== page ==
How You Can Help

Landowners with woodlands are being advised by the Forestry Commission and other bodies on the management of the disease, and about species to replace dead Ash trees.

But our landscape should be recorded as well – partly to remind us what we are losing, but also so we can look back in a few years’ time and locate the places where Ashes have survived, and where they have been lost and what has taken their place.

Guiting Power, SP083246, 27 May 2019, A Lewis

Gloucestershire Naturalists Society and the Cotswold Conservation Board (who administer the Cotswolds Area of Outstanding Natural Beauty) are asking you to send in photos of Ashes.  We’re particularly interested in how they appear in a landscape, rather than close-ups.

Lower Harford, 11 August 2019, A Lewis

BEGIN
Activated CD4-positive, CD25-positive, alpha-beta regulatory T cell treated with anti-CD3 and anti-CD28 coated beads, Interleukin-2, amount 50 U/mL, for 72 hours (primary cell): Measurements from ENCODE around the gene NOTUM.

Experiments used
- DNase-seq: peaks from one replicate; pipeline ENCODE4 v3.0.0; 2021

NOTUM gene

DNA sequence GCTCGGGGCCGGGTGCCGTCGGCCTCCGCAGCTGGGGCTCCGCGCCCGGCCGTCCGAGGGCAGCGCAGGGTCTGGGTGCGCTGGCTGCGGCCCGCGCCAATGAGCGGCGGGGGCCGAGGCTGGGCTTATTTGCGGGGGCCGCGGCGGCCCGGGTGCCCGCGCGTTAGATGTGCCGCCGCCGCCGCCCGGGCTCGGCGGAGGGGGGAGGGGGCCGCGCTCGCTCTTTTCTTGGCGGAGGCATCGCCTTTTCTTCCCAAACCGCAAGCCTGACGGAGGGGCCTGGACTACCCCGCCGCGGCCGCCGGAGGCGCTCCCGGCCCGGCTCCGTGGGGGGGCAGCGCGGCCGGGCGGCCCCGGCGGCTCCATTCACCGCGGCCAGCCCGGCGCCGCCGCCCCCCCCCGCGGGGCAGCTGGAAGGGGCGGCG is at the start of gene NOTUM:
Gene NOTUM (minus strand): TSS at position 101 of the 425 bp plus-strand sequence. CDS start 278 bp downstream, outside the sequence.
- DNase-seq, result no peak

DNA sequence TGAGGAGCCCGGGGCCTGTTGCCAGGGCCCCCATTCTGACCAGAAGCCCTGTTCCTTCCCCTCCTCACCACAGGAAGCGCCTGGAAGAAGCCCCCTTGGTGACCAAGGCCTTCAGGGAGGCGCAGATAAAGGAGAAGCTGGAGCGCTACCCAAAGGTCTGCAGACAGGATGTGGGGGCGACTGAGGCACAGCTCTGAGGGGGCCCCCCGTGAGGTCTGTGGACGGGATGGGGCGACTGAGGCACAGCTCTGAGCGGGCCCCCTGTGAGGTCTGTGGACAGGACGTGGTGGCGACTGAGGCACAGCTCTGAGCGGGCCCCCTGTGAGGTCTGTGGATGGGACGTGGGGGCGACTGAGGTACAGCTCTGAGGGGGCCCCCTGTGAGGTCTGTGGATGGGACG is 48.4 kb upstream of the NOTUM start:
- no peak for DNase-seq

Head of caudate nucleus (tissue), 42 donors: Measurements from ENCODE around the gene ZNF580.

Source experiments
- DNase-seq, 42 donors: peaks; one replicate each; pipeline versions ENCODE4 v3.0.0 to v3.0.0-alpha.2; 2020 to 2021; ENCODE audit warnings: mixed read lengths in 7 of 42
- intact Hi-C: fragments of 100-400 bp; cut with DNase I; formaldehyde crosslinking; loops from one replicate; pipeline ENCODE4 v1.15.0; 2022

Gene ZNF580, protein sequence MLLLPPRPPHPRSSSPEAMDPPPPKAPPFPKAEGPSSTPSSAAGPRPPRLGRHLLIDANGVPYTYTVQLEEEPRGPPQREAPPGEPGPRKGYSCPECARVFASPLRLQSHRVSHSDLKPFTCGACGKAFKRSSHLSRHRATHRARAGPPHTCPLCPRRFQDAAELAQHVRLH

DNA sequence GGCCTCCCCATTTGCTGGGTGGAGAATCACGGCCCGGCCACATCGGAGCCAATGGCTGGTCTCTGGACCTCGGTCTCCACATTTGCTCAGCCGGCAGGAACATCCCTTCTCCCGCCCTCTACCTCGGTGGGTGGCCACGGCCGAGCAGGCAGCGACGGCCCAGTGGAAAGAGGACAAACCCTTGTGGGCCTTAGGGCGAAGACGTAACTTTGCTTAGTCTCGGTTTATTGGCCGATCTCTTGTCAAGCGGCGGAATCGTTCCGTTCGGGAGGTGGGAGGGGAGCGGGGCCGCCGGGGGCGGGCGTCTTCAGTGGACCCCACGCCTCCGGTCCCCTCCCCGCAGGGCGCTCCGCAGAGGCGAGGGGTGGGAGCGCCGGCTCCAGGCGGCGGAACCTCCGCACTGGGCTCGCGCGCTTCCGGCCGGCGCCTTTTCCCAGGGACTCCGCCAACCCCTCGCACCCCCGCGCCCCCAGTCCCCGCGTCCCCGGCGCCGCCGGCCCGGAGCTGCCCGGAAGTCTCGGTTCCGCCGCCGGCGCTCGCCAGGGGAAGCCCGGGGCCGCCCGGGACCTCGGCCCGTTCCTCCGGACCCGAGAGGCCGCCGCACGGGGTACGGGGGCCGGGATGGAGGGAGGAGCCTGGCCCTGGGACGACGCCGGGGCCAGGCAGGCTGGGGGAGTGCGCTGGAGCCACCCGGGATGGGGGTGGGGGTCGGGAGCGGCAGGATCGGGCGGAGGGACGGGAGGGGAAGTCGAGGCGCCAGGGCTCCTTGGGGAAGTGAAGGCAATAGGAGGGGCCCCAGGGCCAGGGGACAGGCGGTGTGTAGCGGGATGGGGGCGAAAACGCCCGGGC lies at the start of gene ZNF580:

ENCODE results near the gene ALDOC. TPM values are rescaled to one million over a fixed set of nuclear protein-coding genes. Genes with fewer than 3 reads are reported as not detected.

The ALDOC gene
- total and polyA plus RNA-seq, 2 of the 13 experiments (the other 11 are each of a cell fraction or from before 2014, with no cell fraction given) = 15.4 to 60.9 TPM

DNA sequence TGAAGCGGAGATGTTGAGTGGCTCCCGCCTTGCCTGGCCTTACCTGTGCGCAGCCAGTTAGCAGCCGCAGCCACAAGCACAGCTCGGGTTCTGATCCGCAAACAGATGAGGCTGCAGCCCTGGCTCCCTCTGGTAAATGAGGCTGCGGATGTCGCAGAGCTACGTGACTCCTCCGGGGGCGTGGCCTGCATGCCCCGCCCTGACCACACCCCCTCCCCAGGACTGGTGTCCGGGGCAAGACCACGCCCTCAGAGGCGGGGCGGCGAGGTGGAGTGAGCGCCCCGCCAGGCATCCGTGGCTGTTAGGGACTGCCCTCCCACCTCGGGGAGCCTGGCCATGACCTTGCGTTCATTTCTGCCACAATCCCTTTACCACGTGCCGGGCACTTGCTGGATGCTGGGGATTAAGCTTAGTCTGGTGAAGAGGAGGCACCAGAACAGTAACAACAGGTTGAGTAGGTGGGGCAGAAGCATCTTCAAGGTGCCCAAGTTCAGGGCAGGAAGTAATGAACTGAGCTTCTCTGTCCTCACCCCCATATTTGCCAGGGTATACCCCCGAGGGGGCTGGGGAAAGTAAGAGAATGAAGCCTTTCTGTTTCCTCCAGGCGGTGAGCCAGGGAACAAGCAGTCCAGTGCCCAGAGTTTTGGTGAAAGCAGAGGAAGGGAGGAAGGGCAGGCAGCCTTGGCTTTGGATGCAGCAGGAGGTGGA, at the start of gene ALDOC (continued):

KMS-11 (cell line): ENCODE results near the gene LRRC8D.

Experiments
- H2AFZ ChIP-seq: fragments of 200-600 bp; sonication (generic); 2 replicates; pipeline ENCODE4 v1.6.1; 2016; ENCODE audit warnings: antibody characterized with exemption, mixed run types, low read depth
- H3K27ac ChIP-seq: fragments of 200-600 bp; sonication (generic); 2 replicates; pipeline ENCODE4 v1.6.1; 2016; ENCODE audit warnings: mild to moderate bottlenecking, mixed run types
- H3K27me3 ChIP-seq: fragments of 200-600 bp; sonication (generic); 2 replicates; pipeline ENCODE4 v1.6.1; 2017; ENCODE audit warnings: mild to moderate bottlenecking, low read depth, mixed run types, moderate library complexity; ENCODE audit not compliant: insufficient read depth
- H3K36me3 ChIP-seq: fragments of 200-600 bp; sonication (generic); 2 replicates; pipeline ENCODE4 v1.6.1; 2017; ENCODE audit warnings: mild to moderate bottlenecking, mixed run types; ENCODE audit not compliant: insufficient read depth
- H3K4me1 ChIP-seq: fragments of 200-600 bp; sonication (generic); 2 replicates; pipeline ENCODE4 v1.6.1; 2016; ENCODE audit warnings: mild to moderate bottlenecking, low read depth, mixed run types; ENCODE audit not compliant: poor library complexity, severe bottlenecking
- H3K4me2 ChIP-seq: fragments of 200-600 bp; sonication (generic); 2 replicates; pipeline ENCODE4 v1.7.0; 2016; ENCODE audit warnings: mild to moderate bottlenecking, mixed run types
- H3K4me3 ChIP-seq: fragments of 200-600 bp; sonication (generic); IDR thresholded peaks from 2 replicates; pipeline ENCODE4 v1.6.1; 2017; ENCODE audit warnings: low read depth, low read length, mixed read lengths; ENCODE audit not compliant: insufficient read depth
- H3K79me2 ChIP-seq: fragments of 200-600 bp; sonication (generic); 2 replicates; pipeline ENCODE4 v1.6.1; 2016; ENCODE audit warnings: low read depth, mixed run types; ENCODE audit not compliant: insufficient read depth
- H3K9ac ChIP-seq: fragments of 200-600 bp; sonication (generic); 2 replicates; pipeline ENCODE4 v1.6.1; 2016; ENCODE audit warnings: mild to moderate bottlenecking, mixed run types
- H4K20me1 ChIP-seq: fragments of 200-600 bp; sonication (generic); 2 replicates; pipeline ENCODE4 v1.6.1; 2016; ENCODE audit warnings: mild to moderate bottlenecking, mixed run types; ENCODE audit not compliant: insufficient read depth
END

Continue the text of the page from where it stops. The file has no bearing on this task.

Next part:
• find a view with prominent Ash trees within Gloucestershire or within the Cotswolds Area of Outstanding Natural Beauty (see map).
  • photograph Ash trees within the landscape – stands, hedgerow trees, pollards. For this survey we are more interested in the landscape than close-ups of individual trees.
  • locate your photo with a six- or eight- figure map reference or the latitude and longitude, plus the name of the nearest village or landmark to back it up.  Most smartphones will tag the map reference onto the photo, provided you haven’t switched off Location Services.
  • email the photo to  together with your name, the date taken, the map reference and the nearest village or landmark


  • don’t worry about checking for Ash Dieback.  Unfortunately it’s widespread and increasing.
  • don’t include identifiable people in your photos, and certainly not without their consent.
  • don’t send close-ups of the trees: it’s primarily the landscape changes we’re interested in here.
  • don’t send photos larger than 4MB.

Ash trees in our landscape
Ash Dieback disease
How you can help
Your photos
Know your Ash trees
Useful links

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